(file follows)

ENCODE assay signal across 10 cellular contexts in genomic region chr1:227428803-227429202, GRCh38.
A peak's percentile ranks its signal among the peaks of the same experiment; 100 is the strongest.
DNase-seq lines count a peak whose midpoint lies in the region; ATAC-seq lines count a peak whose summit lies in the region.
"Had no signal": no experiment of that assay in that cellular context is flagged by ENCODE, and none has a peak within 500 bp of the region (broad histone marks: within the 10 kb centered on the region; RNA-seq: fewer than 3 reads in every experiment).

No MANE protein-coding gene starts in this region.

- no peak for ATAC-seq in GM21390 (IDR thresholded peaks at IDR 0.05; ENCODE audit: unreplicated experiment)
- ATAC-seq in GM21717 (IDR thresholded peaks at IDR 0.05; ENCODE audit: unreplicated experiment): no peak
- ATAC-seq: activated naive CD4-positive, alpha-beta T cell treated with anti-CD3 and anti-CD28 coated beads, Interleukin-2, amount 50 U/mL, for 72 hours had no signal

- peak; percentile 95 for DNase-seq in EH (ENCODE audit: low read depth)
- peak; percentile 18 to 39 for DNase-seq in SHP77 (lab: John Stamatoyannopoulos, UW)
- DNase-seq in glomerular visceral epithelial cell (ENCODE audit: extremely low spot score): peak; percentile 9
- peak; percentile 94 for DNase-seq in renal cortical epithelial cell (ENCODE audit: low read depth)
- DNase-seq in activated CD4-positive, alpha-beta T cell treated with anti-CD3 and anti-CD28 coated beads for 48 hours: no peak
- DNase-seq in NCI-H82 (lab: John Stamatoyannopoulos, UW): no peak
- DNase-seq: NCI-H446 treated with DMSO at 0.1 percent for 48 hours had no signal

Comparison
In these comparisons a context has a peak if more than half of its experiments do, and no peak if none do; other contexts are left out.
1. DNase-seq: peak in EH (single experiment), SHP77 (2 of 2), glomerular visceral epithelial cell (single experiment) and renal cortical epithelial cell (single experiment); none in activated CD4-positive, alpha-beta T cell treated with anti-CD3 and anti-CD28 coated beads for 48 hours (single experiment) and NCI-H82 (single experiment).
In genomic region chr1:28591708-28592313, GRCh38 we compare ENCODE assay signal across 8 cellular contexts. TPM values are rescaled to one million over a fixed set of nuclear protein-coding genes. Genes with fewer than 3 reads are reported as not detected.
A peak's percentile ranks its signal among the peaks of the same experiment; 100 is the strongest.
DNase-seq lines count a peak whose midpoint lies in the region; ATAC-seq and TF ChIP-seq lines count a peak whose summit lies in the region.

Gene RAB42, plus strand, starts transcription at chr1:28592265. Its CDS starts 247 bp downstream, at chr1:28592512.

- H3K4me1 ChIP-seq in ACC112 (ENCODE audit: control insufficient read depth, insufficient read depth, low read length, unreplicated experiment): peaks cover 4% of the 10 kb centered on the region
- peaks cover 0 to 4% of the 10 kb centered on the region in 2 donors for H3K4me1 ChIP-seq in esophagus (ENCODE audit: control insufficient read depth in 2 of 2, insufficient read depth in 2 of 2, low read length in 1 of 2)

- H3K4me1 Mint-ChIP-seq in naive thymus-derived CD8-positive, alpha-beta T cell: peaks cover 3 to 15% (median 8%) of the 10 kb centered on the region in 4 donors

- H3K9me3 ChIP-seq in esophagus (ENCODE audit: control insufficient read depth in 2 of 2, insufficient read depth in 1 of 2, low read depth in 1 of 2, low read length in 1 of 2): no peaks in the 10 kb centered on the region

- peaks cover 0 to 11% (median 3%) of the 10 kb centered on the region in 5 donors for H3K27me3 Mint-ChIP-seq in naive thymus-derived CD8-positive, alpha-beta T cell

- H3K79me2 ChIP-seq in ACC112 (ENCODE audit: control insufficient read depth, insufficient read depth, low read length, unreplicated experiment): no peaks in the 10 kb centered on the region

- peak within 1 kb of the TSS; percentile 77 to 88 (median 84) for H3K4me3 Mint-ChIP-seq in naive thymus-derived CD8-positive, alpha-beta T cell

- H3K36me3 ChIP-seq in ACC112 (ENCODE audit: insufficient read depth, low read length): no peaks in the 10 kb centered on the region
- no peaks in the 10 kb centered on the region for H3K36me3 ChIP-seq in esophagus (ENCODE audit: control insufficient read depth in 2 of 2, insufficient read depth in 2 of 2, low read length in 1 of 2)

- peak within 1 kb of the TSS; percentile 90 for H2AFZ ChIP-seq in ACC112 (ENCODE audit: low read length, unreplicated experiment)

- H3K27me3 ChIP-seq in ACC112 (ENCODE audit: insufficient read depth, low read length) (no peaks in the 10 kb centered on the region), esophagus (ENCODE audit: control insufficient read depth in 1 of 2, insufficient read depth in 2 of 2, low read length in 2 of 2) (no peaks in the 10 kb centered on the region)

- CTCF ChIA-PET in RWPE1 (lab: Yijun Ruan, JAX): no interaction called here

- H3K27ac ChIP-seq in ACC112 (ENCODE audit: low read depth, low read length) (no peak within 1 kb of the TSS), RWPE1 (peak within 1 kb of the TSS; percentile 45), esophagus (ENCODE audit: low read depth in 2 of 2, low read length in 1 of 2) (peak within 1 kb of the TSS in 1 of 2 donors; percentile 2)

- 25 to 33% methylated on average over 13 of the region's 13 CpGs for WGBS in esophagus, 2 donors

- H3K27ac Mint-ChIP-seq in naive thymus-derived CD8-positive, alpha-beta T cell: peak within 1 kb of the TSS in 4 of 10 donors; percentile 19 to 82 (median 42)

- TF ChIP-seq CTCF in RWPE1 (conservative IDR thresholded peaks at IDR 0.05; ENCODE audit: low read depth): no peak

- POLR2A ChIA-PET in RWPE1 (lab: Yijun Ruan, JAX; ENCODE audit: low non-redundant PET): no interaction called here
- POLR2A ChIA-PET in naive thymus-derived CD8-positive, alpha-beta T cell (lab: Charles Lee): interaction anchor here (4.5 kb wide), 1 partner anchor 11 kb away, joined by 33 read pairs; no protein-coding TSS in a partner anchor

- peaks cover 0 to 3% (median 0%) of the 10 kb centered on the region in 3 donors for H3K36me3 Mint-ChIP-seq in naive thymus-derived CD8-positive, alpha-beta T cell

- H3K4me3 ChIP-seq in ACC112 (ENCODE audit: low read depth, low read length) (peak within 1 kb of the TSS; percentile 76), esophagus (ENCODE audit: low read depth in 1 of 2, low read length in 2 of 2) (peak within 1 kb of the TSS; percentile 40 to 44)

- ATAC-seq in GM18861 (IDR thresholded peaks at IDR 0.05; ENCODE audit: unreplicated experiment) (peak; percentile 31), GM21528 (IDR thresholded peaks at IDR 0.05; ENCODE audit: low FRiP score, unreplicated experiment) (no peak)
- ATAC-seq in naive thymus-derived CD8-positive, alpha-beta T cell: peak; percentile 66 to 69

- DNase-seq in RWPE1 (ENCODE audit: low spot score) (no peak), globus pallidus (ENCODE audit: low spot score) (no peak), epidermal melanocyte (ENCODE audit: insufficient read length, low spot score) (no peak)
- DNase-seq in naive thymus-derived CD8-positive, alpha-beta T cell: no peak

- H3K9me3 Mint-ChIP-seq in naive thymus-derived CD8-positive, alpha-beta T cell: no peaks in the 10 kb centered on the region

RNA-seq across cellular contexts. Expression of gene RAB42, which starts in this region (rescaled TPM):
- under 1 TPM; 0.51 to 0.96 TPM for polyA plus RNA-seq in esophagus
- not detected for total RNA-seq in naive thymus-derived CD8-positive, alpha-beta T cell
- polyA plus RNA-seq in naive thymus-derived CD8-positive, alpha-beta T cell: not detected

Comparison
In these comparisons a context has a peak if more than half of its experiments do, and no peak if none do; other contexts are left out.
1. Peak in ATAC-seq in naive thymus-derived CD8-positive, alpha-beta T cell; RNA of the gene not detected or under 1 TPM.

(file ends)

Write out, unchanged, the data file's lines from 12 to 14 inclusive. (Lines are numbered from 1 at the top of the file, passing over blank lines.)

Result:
- peak; percentile 94 for DNase-seq in renal cortical epithelial cell (ENCODE audit: low read depth)
- DNase-seq in activated CD4-positive, alpha-beta T cell treated with anti-CD3 and anti-CD28 coated beads for 48 hours: no peak
- DNase-seq in NCI-H82 (lab: John Stamatoyannopoulos, UW): no peak